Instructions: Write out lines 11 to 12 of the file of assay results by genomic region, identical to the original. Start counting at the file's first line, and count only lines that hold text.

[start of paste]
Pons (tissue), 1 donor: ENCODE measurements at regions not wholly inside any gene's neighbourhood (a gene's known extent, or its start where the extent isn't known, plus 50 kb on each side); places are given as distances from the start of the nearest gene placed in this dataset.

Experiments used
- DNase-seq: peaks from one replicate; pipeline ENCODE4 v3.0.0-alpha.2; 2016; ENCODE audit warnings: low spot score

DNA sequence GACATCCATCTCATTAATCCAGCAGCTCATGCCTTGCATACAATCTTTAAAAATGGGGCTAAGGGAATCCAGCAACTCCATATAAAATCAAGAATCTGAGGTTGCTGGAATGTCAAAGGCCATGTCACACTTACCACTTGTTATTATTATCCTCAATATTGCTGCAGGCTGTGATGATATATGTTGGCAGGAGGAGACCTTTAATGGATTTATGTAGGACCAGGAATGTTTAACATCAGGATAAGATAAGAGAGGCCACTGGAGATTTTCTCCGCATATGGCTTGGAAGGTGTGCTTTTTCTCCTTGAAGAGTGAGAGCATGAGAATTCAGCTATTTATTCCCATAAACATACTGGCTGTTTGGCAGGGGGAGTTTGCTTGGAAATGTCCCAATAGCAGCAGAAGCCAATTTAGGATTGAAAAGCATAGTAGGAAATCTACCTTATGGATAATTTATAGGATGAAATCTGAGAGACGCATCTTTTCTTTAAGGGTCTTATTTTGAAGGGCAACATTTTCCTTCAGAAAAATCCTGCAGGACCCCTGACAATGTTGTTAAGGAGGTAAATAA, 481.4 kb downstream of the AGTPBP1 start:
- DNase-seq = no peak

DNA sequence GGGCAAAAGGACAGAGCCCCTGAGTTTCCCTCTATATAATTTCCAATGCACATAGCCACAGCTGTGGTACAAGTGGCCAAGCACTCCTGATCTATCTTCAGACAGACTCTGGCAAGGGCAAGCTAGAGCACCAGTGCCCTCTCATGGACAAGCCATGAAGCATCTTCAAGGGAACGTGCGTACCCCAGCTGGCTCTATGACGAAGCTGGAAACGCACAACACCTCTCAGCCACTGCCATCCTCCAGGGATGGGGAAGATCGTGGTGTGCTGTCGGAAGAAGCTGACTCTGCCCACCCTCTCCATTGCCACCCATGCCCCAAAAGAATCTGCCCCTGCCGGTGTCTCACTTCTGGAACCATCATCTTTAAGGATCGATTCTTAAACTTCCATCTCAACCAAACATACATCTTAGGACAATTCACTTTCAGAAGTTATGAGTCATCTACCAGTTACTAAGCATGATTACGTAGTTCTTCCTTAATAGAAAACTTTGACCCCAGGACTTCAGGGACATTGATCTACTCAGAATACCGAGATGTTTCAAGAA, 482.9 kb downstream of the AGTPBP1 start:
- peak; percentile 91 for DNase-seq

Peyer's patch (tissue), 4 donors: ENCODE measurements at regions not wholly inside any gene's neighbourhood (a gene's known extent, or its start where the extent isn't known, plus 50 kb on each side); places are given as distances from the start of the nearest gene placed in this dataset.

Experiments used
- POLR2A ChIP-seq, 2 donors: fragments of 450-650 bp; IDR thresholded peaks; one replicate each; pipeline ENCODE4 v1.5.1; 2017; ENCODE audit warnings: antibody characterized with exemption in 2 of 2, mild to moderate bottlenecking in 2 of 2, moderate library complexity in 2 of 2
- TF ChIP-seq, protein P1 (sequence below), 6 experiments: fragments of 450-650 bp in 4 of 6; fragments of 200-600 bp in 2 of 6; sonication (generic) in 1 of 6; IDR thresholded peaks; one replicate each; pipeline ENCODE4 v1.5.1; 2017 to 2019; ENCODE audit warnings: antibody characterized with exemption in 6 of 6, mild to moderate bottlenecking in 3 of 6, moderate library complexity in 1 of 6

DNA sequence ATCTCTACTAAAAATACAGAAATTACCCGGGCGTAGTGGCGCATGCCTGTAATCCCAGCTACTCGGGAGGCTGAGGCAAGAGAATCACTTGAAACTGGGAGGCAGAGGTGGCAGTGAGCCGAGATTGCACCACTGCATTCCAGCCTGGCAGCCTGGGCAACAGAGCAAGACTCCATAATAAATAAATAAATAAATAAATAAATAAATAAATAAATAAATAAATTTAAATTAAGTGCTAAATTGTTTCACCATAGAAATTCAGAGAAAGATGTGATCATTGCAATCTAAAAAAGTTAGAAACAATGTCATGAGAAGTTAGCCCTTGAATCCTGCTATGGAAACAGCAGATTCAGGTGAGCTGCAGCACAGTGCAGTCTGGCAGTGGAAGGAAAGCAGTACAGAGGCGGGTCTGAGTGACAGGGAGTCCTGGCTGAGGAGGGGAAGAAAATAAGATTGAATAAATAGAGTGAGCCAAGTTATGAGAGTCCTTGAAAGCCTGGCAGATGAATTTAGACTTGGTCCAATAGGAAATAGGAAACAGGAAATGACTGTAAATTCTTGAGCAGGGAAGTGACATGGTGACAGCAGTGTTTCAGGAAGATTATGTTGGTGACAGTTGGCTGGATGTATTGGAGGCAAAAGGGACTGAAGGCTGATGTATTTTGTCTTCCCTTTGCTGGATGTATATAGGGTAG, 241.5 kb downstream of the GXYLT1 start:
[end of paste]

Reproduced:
- TF ChIP-seq, protein P1 (sequence below), 6 experiments: fragments of 450-650 bp in 4 of 6; fragments of 200-600 bp in 2 of 6; sonication (generic) in 1 of 6; IDR thresholded peaks; one replicate each; pipeline ENCODE4 v1.5.1; 2017 to 2019; ENCODE audit warnings: antibody characterized with exemption in 6 of 6, mild to moderate bottlenecking in 3 of 6, moderate library complexity in 1 of 6

DNA sequence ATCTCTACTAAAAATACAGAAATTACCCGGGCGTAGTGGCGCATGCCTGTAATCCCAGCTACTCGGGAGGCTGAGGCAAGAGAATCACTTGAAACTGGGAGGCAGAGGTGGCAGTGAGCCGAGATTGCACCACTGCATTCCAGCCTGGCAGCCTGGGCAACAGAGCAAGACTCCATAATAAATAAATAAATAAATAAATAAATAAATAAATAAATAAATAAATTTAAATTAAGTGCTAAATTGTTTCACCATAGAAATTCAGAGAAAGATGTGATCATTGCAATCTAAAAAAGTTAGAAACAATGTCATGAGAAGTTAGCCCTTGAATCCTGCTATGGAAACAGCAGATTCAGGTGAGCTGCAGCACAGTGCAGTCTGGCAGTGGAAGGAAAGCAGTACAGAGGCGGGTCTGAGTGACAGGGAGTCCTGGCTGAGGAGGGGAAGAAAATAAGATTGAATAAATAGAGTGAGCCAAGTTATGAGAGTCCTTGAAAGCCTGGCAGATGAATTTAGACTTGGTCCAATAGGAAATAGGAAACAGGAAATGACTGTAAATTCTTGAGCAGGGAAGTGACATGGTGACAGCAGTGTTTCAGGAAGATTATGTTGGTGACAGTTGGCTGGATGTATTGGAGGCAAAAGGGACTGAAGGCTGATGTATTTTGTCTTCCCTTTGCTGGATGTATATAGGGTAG, 241.5 kb downstream of the GXYLT1 start: